Tag Archives: save the polar bear

Science, optimism, and the resilience of polar bears in an ever-changing Arctic

Optimism in conservation science — which the Smithsonian says we desperately need (Earth Optimism Summit 21-23 April 2017, apparently a huge success) — means it’s time to acknowledge and celebrate real conservation success stories. The Smithsonian folks probably won’t say it but I will — one of those successes is the recovery of polar bears.

Female with cub_Shutterstock_PolarBearScienceIt’s time to abandon the focus on prophesies of impending loss and accept that recovery of polar bears from the over-hunting of last century has continued despite a decade of low summer sea ice (Aars et al. 2017; Crockford 2017; Dyck et al. 2017; SWG 2016; York et al. 2016). Why not focus on the numerous images of fat, healthy bears rather than the anomalous starving ones?

It’s time to let go of imagined future catastrophes based on pessimistic failures of adaptation (Amstrup et al. 2007, 2008; Atwood et al. 2016; Stirling and Derocher 2012) and acknowledge that polar bears and Arctic seals, just like Pacific walrus (MacCracken et al. 2017; US Fish & Wildlife Service 2017), are resilient species with adaptive capabilities we are are only just beginning to comprehend (Crawford and Quakenbush 2013; Crawford et al. 2015; Escajeda et al. 2018; Rode et al. 2014; Stirling and Lunn 1997; Stirling et al. 1975a; Vibe 1965). Continue reading

Listen to the evidence: polar bears are thriving in current sea ice habitat

Oddly, activist organization Polar Bears International recently updated their website and now suggest there is still time to save polar bears and sea ice – even though the IUCN Red List documented more polar bears alive in 2015 than at any time in the last 50 years, despite the recent decline of summer sea ice – and even more bizarrely, call for a public uprising.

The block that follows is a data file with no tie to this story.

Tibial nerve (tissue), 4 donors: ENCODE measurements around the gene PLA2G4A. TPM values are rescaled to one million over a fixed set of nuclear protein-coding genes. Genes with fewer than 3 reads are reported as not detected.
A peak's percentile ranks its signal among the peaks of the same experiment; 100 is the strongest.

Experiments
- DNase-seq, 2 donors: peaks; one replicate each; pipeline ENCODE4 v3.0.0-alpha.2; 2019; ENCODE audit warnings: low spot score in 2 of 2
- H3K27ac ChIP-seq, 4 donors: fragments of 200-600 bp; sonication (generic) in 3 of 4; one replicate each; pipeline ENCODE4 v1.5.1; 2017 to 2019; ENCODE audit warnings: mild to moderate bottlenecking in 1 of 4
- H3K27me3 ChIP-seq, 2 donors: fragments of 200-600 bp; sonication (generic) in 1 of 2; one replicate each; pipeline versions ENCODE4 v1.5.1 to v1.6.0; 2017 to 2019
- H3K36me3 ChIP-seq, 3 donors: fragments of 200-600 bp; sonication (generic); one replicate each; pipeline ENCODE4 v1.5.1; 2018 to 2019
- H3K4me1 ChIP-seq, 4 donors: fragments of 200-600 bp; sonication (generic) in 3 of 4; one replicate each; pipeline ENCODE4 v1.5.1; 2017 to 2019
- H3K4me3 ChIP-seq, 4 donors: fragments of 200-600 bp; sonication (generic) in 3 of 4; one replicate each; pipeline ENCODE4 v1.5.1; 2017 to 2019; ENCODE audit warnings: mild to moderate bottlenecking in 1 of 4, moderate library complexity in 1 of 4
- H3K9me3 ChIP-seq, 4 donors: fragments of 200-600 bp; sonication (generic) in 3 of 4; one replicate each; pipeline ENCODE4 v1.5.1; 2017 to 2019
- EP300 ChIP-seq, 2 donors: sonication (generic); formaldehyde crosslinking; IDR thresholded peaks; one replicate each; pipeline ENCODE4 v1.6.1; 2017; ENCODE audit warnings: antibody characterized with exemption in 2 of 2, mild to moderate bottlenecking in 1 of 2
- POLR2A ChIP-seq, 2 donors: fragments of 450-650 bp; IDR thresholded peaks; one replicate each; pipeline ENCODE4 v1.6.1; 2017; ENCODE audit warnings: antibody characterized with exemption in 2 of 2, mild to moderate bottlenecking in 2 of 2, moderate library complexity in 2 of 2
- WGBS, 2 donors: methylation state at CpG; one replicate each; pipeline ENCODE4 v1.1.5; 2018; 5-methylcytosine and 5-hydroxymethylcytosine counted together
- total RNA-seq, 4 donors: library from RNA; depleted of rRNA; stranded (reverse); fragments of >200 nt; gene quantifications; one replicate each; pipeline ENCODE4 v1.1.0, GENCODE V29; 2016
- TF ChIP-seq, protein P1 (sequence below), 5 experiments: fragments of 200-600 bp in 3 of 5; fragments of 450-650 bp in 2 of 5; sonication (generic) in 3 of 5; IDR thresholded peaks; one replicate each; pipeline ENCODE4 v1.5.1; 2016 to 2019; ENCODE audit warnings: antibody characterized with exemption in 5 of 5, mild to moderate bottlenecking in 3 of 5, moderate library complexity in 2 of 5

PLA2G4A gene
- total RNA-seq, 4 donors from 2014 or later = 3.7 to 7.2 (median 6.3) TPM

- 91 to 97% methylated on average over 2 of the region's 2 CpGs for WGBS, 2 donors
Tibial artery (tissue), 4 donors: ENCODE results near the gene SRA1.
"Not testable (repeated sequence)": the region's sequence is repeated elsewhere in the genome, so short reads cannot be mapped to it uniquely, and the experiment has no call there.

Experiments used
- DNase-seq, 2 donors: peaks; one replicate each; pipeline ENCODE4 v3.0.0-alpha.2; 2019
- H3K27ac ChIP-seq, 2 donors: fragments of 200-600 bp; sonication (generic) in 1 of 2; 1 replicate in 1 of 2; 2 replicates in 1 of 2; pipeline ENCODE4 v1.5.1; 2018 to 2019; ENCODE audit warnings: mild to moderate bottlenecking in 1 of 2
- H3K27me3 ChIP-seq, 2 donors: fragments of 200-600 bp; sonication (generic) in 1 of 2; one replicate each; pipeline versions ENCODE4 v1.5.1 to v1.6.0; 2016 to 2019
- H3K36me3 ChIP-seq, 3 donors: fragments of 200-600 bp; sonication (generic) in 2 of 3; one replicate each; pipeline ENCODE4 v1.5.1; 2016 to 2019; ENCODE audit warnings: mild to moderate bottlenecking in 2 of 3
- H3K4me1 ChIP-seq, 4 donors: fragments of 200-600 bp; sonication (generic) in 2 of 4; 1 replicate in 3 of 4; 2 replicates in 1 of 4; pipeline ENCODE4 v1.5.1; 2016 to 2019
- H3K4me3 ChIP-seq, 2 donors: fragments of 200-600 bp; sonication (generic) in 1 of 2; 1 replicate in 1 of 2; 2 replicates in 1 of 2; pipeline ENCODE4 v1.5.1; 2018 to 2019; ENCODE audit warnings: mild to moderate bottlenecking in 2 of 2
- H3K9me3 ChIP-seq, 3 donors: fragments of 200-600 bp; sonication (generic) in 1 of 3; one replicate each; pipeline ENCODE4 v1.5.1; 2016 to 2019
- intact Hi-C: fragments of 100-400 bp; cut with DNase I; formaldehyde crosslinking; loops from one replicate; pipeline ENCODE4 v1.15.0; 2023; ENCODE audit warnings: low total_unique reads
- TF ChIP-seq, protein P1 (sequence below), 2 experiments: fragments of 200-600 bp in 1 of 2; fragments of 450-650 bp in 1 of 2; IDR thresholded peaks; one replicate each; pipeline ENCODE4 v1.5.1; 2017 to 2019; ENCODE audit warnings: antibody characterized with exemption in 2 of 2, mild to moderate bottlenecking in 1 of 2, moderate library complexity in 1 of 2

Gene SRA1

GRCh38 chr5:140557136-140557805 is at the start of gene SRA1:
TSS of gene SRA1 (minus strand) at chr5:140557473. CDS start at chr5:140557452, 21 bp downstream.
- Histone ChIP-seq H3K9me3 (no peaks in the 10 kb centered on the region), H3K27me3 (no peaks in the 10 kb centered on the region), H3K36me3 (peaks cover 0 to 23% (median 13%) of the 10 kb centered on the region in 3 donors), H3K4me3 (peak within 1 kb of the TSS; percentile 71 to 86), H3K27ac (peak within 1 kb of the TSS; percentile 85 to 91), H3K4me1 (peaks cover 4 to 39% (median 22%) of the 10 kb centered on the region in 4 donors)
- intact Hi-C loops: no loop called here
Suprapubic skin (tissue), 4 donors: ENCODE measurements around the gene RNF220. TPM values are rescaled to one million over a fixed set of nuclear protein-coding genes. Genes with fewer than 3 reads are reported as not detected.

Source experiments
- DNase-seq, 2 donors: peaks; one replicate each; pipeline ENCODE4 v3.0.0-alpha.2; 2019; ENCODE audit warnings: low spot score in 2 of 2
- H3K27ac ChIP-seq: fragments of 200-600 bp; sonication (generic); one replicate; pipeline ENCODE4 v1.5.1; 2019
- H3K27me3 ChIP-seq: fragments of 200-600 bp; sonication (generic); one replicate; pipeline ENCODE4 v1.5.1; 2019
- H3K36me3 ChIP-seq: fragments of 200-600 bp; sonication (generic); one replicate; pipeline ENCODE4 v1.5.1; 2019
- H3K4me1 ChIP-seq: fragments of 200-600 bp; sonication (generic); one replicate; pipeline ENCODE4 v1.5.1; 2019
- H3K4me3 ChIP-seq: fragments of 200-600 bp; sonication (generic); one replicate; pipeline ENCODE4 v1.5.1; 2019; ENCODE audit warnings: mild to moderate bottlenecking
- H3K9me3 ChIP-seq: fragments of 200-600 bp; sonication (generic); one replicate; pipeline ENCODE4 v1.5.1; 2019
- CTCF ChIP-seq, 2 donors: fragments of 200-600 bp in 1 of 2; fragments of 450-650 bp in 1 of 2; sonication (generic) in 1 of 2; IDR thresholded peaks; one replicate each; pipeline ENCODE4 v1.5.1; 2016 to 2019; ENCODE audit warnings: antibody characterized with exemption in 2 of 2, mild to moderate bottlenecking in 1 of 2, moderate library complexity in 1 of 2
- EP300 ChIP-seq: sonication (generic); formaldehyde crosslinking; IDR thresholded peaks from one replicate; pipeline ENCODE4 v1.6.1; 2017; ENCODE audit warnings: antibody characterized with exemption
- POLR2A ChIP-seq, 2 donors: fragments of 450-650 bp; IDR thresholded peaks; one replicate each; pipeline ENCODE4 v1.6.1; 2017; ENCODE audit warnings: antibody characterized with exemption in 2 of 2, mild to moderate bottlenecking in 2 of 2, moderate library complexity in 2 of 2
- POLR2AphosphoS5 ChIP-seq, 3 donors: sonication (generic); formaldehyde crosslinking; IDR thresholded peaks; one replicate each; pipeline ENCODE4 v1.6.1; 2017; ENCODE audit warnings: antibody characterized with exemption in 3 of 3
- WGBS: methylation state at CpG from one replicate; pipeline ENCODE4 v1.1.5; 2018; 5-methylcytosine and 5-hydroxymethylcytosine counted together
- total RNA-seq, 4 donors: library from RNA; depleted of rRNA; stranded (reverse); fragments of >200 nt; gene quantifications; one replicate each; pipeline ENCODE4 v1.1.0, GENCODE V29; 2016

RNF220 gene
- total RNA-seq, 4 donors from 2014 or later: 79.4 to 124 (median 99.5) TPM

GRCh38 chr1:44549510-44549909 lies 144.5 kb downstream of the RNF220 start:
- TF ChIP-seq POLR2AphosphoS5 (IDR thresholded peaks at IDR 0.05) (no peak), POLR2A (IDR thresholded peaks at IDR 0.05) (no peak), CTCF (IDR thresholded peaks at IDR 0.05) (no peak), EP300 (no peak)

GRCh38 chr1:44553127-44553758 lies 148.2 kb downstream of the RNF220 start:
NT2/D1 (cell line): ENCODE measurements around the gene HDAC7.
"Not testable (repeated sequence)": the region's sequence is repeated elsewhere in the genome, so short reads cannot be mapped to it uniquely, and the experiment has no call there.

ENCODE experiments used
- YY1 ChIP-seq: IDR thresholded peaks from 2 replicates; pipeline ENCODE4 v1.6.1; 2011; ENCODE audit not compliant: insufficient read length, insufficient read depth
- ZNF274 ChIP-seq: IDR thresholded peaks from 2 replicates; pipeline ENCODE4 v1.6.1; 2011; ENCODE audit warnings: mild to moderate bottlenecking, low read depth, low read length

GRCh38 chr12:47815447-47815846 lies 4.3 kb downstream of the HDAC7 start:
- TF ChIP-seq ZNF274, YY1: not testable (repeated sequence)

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Polar Bears International (with three polar bear scientists on staff and other as active advisors) suggest that people who love polar bears should march the streets on Earth Day with scientists to demand (as concerned and engaged citizens) that world leaders take them seriously.

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Wow. I’ve been a career scientist for more than 40 years and I have to say, this is the oddest phenomenon I’ve encountered being advanced in the name of science. To me, it shows how disconnected these people are from what science is meant to be and what scientists are meant to do. Not just the polar bear scientists but the others like them that are behind this proposed march.

I recommend this blog post by Willis Eschenbach – an excerpt below.

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Reflections on my House of Lords lecture: Healthy polar bears, less than healthy science

Here is an excerpt of an essay I wrote reflecting on the recent (11 June 2014) lecture I gave at the House of Lords in London (“Healthy polar bears, less than healthy science”). The Global Warming Policy Foundation (GWPF) has just published that 14 page essay in its entirety as its 10th such report but you can get a taste of it here.

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My piece addressed the following issues that I talked about in the lecture or which came up afterwards during the question period and discussions later:

•  On what do you base your assertion that polar bear populations are “healthy”?
•  Are the media — or polar bear scientists — to blame for hyping the “polar bears are dying” meme?